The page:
Kawasaki Ninja 500R

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Kawasaki Ninja 500R
2000 Kawasaki Ninja 500R front-right.jpg
ManufacturerKawasaki Motorcycle & Engine Company
Also calledKawasaki EX500/GPZ500S
Parent companyKawasaki Heavy Industries
SuccessorKawasaki Ninja 650R
ClassSport bike[1]
Engine498 cc (30.4 cu in) liquid-cooled 4-stroke 8-valve DOHC parallel-twin
Power49.9 hp (37.2 kW) (rear wheel)[1]
Torque30.9 lb⋅ft (41.9 N⋅m) (rear wheel)[1]
Transmission6-speed constant mesh
Wheelbase1,435 mm (56.5 in)
DimensionsL: 2,125 mm (83.7 in) (1987)
2,110 mm (83 in) (1988–1993)
2,096 mm (82.5 in) (1994–2009)
W: 685 mm (27.0 in) (1987–1993)
701 mm (27.6 in) (1994–2009)
Seat height770 mm (30 in) (1987–1993)
775 mm (30.5 in) (1994–2009)
Weight169 kg (373 lb)[citation needed] (Calif: 170 kg (370 lb)) (1987–1993)[citation needed]
176 kg (388 lb) (1994–2009)[citation needed] (dry)
185 kg (408 lb) (1987–1993)[citation needed]
199 kg (438 lb) (1994–2009)[1] (wet)
Fuel capacity15.9 l (3.5 imp gal; 4.2 US gal)
Fuel consumption64.0 mpg‑US (3.68 L/100 km; 76.9 mpg‑imp)[1]
RelatedKawasaki KLE500
Kawasaki Ninja 250R
Kawasaki Ninja 400R

The Kawasaki Ninja 500R (which was originally named, and is still referred to as the EX500 and is known as the GPZ500S in some markets) is a sport bike with a 498 cc (30.4 cu in) parallel-twin engine, part of the Ninja series of motorcycles manufactured by Kawasaki from 1987 to 2009, with a partial redesign in 1994. Although the motorcycle has a sporty appearance, it offers a more standard, upright riding position with greater comfort and versatility. It provides a combination of performance and low operating costs, which has made it a favorite as a first motorcycle with new riders and popular with experienced riders on a budget. 2009 was the last model year for the Ninja 500.[2]

Given that it was Kawasaki's best-selling sporty bike for a number of years, the EX500 is a popular mount for road racing, offering low price and availability of spare parts. It also offers a wide but forgiving performance envelope suitable for new riders or even veteran club racers, eschewing the significantly higher expense of campaigning 600 cc or larger supersport machines. In its latter years, the long-running (now-defunct) Production Twins class of the LRRS racing organization in New Hampshire was composed primarily of essentially stock EX500's. The United States Classic Racing Association retains a similar class, and in 2014 CCS Racing created the 500 SuperSport class, which has a competitive class for relatively stock EX500's to race against similar machinery.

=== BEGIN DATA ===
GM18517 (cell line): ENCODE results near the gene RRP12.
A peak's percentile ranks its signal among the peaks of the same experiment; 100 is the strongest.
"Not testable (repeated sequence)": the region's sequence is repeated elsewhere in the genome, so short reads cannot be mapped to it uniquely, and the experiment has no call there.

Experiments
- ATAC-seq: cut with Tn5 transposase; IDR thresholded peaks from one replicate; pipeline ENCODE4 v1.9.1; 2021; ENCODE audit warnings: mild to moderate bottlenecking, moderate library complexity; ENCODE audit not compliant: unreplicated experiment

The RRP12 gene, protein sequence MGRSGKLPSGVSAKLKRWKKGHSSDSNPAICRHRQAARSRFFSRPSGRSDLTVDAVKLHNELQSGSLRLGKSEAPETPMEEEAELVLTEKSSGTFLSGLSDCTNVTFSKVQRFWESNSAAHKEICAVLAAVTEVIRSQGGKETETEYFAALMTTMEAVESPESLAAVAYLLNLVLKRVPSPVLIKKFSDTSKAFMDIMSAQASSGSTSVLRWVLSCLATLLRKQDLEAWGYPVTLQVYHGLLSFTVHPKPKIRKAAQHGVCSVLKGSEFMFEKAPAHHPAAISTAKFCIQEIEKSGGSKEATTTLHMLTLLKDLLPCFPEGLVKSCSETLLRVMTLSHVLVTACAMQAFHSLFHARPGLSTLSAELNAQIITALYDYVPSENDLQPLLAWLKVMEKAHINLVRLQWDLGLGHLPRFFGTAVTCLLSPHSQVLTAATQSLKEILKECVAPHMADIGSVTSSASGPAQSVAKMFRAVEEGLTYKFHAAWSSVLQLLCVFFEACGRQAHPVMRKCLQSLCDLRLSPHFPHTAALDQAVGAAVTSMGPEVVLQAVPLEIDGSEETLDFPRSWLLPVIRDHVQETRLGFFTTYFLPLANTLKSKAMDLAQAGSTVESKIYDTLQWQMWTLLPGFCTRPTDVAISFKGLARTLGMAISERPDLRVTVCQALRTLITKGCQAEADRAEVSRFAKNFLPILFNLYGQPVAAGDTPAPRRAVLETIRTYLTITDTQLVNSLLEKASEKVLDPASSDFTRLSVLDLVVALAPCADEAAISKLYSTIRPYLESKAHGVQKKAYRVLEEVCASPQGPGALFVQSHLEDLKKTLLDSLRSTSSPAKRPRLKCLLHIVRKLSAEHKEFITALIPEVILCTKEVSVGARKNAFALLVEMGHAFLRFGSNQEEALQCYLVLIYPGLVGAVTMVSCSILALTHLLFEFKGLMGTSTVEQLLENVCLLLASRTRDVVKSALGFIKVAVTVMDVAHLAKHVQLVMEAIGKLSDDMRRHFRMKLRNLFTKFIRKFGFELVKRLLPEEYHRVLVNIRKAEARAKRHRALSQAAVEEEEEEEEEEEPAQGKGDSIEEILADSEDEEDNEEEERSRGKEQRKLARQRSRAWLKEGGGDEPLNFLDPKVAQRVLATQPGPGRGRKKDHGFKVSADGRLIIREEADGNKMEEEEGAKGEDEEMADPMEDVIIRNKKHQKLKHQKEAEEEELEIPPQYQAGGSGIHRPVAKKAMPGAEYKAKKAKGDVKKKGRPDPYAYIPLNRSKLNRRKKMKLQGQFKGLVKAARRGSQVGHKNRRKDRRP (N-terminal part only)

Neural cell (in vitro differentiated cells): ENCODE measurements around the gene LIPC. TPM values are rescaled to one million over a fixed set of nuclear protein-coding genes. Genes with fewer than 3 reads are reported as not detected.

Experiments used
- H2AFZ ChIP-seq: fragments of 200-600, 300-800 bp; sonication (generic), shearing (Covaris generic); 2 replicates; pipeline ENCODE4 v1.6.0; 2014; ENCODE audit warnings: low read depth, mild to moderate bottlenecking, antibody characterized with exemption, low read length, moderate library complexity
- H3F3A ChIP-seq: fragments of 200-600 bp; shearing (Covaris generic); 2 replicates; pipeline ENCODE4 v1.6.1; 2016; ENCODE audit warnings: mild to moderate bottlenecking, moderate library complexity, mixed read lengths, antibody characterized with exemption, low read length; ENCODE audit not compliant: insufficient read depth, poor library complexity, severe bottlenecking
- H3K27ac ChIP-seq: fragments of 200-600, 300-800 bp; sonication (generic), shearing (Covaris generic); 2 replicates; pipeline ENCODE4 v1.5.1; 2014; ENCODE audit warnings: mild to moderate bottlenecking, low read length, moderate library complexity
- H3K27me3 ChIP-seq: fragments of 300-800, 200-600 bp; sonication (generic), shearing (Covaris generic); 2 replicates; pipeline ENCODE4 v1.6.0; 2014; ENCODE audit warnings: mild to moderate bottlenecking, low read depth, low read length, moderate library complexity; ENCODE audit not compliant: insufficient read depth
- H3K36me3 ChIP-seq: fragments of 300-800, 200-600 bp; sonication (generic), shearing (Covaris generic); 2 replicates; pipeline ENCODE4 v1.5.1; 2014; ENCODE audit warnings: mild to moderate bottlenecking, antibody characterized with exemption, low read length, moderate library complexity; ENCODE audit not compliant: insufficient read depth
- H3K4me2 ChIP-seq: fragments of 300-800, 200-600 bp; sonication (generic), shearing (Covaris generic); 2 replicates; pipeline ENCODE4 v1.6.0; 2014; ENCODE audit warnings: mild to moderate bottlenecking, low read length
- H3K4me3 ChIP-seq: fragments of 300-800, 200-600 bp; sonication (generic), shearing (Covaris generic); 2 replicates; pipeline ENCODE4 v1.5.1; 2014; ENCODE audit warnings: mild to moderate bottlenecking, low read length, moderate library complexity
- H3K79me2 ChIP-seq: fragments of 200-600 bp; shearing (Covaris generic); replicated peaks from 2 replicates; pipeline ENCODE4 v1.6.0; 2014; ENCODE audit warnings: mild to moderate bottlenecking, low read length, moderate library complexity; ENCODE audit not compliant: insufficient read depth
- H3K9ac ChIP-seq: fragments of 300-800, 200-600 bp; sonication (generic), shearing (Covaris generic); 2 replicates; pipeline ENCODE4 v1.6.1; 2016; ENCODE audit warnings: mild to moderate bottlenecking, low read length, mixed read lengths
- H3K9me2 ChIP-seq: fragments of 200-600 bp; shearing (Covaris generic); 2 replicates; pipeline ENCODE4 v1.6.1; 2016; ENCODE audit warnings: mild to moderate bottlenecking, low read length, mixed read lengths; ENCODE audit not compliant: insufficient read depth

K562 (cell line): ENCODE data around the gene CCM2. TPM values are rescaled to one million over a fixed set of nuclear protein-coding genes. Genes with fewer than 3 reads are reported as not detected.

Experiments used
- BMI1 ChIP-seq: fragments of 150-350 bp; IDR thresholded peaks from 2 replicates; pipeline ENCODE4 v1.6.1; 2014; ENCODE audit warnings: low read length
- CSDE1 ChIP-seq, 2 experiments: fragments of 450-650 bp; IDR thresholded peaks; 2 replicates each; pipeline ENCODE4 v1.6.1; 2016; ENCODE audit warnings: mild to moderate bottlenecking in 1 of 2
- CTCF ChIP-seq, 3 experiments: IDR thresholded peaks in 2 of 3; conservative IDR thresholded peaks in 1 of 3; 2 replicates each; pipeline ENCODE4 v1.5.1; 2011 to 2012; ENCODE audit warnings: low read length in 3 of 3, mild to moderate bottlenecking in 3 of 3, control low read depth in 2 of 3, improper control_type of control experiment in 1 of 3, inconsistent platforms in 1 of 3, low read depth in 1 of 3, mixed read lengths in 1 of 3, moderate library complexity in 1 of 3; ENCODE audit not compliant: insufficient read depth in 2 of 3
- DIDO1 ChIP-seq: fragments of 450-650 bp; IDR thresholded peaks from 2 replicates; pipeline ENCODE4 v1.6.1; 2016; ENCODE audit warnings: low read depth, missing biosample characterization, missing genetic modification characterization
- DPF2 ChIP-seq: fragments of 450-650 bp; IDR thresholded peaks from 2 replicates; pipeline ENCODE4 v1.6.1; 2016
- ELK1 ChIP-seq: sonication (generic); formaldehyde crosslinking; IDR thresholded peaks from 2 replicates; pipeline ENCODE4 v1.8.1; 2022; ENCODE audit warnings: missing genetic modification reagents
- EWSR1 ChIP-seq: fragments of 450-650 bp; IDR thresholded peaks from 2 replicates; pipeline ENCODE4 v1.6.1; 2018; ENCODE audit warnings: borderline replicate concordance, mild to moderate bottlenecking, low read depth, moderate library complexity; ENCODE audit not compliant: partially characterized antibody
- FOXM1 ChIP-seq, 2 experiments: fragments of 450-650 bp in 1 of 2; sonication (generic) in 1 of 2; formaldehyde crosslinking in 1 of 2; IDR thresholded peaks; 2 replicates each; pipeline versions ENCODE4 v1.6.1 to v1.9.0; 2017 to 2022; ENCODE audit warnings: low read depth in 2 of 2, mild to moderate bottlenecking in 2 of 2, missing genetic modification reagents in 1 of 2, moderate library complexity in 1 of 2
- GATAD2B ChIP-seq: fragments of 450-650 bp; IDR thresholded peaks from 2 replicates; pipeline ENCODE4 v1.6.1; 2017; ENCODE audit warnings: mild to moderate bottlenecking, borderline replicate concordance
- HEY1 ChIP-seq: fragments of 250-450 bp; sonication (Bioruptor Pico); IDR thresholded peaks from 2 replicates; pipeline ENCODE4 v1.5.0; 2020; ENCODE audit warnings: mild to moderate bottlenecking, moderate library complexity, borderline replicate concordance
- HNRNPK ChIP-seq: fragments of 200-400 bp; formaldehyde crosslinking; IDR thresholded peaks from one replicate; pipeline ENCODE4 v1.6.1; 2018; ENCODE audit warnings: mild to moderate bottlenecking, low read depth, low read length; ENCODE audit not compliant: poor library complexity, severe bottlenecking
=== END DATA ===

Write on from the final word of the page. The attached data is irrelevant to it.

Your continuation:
Its marketing name was changed in 1994 from EX500 to Ninja 500; the R suffix was added in 1998. In Europe it was sold as the GPZ500S.

1994-2009 redesign[edit]

Side view of the 2009 Ninja 500R in Candy Plasma Blue

A partial redesign of the 500 was done in 1994. The changes made include the following:

  • Bigger 17-inch wheels with wider tires replaced the original 16 inch wheels
  • Redesigned front and rear fairing
  • Redesigned instrument cluster and dials
  • New rear disk brake replaced rear drum brake
  • Firmer suspension tuning
  • Minor changes to the engine to improve reliability such as changes to the alternator. More importantly the CCT (Cam Chain Tensioner), flywheel & transmission, all three of which may be installed with minimal modification to fit any 1st generation bike(1987-1993).
Side view of 1994 GPZ500S


Motorcyclist magazine for 1994-2009
  • Standing start 14 mile (0.40 km) 12.98 seconds @ 99.0 mph (159.3 km/h)
  • Average fuel consumption: 48.5 mpg‑US (4.85 L/100 km; 58.2 mpg‑imp)
  • Average touring range: 233 mi (375 km)
Motorcycle Consumer News 2004
  • Standing start 14 mile (0.40 km): 13.9 seconds @ 97.5 mph (156.9 km/h)[1]
  • Top speed: 110 mph (180 km/h)[1]
  • 0–60 mph (0–97 km/h): 4.49 seconds[1]
  • Average fuel consumption: 64.0 mpg‑US (3.68 L/100 km; 76.9 mpg‑imp)[1]


The EX500 and Ninja 500 have been reviewed by motorcycle magazines, separately and in comparison to other motorcycles, from time to time. Upon its introduction, the EX500 was reviewed in the January 1987 issue of Cycle magazine. With a manufacturer's suggested retail price, as of October 1, 1986, of $2899, the EX500 led Cycle to pronounce, "[o]n price alone, the EX is peerless."

In February 1992, Cycle World magazine, in an article titled "Bargain Blasters," compared the EX500 to the Yamaha Seca II, the Suzuki Bandit, and the Suzuki GS500. The Seca II came in first, with the Bandit, the EX500, and the GS500 following in that order.

In April 1994, in an article titled "Bargain Hunters," Cycle World compared the then-new Ninja 500 to the Suzuki GS500E, the Suzuki Katana 600, the Yamaha FZR600, and the Yamaha Seca II. Cycle World concluded of the EX500, "it's our pick as the best overall deal in this group," though each bike had its virtues.

See also[edit]


  1. ^ a b c d e f g h i "Performance Index Winter '12/'13 Edition" (PDF), Motorcycle Consumer News, Bowtie Magazines, January 2013, retrieved July 7, 2013
  2. ^ Kawasaki.com, Vehicle Information Portal Archived 2010-04-10 at the Wayback Machine

External links[edit]